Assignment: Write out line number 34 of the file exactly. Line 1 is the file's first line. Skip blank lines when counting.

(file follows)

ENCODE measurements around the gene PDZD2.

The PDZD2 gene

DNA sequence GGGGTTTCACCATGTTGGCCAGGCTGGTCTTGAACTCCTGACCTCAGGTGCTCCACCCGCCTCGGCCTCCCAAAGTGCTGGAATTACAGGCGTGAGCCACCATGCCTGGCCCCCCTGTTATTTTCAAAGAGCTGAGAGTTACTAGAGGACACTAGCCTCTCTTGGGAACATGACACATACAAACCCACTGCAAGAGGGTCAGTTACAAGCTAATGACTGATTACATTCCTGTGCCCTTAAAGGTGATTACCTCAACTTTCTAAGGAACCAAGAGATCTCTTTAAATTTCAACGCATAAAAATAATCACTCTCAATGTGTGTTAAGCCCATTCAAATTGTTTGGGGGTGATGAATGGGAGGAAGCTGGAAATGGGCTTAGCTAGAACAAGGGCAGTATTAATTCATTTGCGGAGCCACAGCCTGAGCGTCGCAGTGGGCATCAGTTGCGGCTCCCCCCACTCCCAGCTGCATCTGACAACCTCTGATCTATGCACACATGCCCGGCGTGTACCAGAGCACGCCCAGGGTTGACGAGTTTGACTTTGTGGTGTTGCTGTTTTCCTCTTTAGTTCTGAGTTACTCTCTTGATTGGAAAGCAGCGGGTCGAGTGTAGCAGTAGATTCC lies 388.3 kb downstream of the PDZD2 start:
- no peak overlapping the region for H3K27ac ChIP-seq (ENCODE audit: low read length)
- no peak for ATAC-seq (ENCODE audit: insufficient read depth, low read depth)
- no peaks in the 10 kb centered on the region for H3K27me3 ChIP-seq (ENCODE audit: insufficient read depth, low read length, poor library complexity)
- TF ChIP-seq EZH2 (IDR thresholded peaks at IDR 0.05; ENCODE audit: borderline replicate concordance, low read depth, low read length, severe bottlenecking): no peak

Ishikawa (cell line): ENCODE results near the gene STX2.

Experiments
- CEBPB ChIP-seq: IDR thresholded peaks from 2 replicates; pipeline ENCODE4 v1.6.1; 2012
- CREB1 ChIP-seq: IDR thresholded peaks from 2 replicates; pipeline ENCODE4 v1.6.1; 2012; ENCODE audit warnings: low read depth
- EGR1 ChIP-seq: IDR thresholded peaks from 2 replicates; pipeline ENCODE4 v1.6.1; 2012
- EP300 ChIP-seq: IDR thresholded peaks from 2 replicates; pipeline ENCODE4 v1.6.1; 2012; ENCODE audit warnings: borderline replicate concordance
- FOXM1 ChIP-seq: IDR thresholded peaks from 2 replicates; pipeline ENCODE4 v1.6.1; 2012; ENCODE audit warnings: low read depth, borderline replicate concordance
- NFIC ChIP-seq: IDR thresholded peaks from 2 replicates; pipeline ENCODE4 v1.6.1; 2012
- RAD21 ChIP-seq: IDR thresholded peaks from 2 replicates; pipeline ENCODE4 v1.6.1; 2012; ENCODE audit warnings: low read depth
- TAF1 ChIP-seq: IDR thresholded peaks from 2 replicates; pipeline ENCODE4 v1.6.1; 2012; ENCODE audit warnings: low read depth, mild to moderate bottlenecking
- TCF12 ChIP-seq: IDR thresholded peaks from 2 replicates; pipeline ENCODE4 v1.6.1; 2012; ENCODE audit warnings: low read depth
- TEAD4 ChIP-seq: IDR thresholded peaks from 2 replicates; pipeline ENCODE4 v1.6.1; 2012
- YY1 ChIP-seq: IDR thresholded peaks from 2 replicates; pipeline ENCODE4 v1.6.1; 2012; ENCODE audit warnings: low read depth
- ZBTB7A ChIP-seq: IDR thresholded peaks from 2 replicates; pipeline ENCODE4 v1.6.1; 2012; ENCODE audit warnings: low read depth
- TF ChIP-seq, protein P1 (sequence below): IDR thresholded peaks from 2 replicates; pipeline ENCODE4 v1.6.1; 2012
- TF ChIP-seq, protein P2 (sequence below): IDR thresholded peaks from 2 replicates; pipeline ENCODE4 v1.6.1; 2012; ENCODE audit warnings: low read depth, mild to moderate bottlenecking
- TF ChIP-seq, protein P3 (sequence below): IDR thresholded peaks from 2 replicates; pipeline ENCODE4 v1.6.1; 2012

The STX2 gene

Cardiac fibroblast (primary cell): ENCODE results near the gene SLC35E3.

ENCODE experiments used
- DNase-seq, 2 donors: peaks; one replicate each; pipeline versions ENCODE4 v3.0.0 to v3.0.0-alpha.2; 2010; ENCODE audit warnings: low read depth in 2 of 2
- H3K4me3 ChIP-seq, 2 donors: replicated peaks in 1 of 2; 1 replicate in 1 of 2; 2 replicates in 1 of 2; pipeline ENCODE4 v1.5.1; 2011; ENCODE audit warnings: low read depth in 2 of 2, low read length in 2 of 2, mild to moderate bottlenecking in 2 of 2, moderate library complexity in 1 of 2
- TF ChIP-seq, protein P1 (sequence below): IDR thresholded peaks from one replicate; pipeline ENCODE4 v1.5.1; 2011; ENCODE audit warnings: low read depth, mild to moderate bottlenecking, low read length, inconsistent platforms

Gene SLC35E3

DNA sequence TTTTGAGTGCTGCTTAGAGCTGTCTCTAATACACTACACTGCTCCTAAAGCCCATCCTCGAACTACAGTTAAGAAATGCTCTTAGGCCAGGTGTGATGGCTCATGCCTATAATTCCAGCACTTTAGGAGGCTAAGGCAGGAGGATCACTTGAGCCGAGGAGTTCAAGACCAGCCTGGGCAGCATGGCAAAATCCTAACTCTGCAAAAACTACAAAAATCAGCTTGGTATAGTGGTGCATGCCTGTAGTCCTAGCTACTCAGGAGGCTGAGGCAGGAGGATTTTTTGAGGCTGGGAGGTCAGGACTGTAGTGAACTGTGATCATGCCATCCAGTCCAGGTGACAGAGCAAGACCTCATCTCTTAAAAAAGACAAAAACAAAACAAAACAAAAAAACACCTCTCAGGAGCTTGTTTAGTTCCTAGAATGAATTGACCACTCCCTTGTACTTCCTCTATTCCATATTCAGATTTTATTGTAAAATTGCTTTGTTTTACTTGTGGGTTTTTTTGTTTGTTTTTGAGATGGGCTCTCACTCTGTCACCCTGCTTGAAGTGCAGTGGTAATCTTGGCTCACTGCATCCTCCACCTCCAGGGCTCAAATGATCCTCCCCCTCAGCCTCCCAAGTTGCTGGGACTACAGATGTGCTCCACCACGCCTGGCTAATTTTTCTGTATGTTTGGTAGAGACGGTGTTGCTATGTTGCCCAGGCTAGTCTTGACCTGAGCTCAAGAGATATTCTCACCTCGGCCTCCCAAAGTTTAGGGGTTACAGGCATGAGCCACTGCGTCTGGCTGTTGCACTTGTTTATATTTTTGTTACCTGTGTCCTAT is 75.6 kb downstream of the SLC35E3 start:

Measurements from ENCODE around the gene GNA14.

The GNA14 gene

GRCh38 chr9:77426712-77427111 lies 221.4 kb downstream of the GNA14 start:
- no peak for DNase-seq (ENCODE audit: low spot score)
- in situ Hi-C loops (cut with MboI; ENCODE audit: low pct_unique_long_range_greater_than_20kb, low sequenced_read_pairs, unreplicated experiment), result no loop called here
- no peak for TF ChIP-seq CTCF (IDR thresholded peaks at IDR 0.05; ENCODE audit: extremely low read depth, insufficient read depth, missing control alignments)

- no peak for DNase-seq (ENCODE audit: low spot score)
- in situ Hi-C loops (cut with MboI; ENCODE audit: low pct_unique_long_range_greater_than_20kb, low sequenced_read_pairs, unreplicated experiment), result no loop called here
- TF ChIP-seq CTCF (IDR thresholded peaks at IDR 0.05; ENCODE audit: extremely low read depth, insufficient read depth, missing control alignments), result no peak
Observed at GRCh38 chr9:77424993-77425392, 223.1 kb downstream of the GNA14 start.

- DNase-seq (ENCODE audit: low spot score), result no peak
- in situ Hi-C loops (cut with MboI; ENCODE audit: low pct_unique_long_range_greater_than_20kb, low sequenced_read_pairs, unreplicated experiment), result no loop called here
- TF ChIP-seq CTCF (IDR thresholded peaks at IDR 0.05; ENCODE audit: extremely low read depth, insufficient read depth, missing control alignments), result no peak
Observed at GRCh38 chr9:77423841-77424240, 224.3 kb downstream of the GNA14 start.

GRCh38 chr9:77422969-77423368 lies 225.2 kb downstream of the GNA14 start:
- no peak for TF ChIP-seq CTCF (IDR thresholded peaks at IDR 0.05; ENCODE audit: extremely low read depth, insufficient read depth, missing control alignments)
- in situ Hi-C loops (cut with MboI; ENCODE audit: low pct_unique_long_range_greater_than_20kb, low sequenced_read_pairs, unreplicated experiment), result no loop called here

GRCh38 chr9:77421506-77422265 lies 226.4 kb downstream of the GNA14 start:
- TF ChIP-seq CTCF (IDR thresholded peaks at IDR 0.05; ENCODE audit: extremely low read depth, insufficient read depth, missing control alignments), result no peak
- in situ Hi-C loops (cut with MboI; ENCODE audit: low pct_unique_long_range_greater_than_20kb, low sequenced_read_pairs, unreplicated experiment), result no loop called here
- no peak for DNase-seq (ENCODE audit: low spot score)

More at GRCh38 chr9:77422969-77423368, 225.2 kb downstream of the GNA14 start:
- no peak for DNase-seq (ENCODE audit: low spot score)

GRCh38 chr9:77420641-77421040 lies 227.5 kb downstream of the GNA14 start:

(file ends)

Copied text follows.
The GNA14 gene